This might seem to be a loaded question if you’re a supporter of racial and social justice causes. Of course communities of color should participate. Beyond this, you might even say it’s ironic to have a public discussion about race that includes experts and not invite one from a community of color that’s been most affected by the privilege or discrimination being discussed. But apparently not all progressives see it this way, as I found out during a recent incident.
I’d come across an e-mail announcement from a radio talk show host saying he was devoting his next show to a panel discussion of white privilege. One of the experts on the panel had written a paper that I’d admired and wanted to read again. Through an e-mail link I (thankfully) found the paper, but then noticed that three of the experts on the panel were white. The other was from the South Asian community.
As far as I could tell, all of the experts were credible knowledge sources for the panel topic. All of them deserved to be there. I was glad to see that someone from the South Asian community was represented. But I wondered why the panel didn’t also include an expert from a community of color that’s been most affected by white privilege, such as the black, Latino, or American Indian communities. After all, doesn’t white privilege result, at least in part, from a lack of diversity and inclusion; and isn’t it perpetuated when people aren’t intentional about including diverse points of view?
I wrote a very short e-mail to the host saying that I think he does good work, but asking whether he didn’t notice the irony about the panel. It was really just an observation that I assumed he’d overlooked or hadn’t noticed. Although I don’t know the host, he has a reputation for being progressive.
There are plenty of panel discussions about white privilege or race, and the makeup of this one wasn’t much of an issue in and of itself. But his response was. He fired back with an incendiary e-mail saying he was “pissed off” that discussions about race in this country were “necessarily the province of people of color and no others.” More disturbing, he said that “white racism is a white problem, not a black one [emphasis mine]. Or don't you get this?”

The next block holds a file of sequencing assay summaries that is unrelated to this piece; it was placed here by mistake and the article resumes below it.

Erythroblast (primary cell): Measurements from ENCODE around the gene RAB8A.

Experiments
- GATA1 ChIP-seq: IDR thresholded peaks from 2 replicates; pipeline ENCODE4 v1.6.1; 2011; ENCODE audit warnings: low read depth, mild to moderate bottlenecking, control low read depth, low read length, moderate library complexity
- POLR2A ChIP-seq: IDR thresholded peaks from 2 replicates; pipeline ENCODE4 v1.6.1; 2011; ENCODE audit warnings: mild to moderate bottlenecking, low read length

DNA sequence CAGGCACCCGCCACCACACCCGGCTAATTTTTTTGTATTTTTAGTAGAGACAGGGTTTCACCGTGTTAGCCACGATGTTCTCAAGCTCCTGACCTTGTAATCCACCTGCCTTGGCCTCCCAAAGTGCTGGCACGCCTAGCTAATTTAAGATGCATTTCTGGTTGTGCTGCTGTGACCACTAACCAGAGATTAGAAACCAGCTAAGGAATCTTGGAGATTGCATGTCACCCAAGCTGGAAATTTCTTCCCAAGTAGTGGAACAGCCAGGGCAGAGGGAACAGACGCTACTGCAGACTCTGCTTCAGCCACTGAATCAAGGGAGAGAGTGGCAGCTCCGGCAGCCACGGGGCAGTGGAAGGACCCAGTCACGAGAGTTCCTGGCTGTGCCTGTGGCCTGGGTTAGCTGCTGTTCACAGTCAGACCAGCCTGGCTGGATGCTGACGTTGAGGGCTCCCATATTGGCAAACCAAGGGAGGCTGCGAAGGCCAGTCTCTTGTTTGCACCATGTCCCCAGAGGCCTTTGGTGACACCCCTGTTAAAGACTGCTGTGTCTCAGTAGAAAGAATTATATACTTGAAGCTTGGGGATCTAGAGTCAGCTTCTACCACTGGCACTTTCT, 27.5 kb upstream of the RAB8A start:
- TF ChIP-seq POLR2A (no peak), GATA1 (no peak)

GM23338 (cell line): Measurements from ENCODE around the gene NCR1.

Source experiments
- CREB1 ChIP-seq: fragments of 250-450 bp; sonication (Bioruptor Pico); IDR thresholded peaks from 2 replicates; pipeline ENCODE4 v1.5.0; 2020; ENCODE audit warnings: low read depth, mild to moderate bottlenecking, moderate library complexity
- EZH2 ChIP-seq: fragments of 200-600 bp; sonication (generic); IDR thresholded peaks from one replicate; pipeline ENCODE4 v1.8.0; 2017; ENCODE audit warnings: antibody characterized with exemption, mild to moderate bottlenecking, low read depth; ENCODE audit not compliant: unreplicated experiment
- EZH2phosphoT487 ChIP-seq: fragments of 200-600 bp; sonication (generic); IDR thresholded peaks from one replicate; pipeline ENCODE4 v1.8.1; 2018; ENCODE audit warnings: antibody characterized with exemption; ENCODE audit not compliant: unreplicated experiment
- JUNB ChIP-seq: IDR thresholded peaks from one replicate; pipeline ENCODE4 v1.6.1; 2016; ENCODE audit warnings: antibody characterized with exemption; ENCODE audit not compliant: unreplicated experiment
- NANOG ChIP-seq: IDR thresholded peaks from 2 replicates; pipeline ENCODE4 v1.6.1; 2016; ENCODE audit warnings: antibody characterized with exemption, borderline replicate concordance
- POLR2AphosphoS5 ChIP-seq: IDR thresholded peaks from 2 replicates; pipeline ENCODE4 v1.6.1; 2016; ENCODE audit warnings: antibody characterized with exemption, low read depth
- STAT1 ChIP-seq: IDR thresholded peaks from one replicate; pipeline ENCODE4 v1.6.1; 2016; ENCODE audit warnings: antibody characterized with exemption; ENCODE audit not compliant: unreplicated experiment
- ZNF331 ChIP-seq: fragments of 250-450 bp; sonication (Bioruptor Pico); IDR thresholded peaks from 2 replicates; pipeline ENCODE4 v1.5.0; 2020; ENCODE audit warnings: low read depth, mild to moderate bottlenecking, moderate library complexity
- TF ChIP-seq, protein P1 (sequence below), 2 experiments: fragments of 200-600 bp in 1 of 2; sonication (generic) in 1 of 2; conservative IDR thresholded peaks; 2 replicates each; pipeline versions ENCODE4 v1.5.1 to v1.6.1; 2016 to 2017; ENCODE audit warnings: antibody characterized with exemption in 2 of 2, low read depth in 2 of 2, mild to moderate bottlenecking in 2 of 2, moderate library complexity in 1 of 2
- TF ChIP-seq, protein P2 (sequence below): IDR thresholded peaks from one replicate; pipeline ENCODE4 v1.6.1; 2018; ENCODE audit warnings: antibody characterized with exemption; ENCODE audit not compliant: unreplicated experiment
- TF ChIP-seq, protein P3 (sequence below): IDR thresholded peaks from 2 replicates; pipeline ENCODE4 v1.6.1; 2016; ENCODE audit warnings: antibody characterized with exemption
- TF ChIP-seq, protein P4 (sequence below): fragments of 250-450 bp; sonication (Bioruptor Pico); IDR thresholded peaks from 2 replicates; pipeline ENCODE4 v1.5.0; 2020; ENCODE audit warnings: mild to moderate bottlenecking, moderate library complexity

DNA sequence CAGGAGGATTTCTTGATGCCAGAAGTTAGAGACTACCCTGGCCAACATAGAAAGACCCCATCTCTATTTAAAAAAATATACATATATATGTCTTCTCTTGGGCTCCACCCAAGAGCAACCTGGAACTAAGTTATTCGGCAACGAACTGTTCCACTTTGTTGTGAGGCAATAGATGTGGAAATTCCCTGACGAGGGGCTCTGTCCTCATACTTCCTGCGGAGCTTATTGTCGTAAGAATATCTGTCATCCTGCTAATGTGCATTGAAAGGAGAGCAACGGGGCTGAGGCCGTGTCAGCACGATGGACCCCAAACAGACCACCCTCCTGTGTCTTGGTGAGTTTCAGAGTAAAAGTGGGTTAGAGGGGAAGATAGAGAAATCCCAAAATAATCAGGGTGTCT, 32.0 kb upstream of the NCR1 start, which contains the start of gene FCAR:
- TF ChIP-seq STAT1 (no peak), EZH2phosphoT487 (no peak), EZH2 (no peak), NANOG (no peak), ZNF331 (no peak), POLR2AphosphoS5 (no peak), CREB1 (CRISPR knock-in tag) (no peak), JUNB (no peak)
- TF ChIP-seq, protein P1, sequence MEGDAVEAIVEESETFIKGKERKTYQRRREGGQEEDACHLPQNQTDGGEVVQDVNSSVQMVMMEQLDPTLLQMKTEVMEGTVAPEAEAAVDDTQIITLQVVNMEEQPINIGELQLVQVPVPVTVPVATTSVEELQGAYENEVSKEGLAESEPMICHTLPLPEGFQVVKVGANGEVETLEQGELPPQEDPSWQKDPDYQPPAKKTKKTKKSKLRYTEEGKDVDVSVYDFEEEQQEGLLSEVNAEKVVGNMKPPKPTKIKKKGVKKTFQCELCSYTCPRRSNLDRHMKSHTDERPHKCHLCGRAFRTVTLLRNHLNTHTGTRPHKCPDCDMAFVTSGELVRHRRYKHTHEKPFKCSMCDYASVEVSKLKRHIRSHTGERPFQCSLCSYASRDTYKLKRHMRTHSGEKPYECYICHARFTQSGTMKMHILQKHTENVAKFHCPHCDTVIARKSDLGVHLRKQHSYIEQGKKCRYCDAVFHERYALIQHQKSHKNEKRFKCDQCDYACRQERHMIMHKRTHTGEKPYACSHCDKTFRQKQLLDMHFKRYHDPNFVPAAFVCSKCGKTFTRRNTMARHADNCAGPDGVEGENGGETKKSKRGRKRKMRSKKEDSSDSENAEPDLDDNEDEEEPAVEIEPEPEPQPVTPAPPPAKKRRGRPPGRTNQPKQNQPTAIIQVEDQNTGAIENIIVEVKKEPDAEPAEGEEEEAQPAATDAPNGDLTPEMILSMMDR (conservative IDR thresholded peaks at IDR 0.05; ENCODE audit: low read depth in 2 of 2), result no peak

His response is disturbing on a number of levels. I won’t detail all of them here, but I want to address one:
Personally, I find erroneous, and even offensive, the notion that white racism isn’t a black problem. Blacks are seven times more likely to go to prison in their lifetime than whites and three-four times as likely to be unemployed or impoverished. White racism is surely their problem. It’s a problem for Latinos and American Indians, as well as for Southeast Asians, South Asians, and all communities, whether they’re of color or not.
I’m disturbed that his response perpetuates notions of white privilege and race I’ve seen elsewhere. So often, when communities of color ask why their representatives aren’t at the table, those at the table exaggerate the request into an angry demand to exclude whites or to be otherwise unworkable. This has been true, even of progressives.
I’m not accusing the host or others who act as he did of being racists. For all I know, this is an isolated incident and he hopefully doesn’t generally act this way. I think the discomfort that accompanies the process of change and making intentional choices seems threatening. I would like him and others to embrace this change.
Because, if we want to diminish white privilege and racism, don’t we need to share power and invite previously excluded communities to participate and lend their insight as much as we can?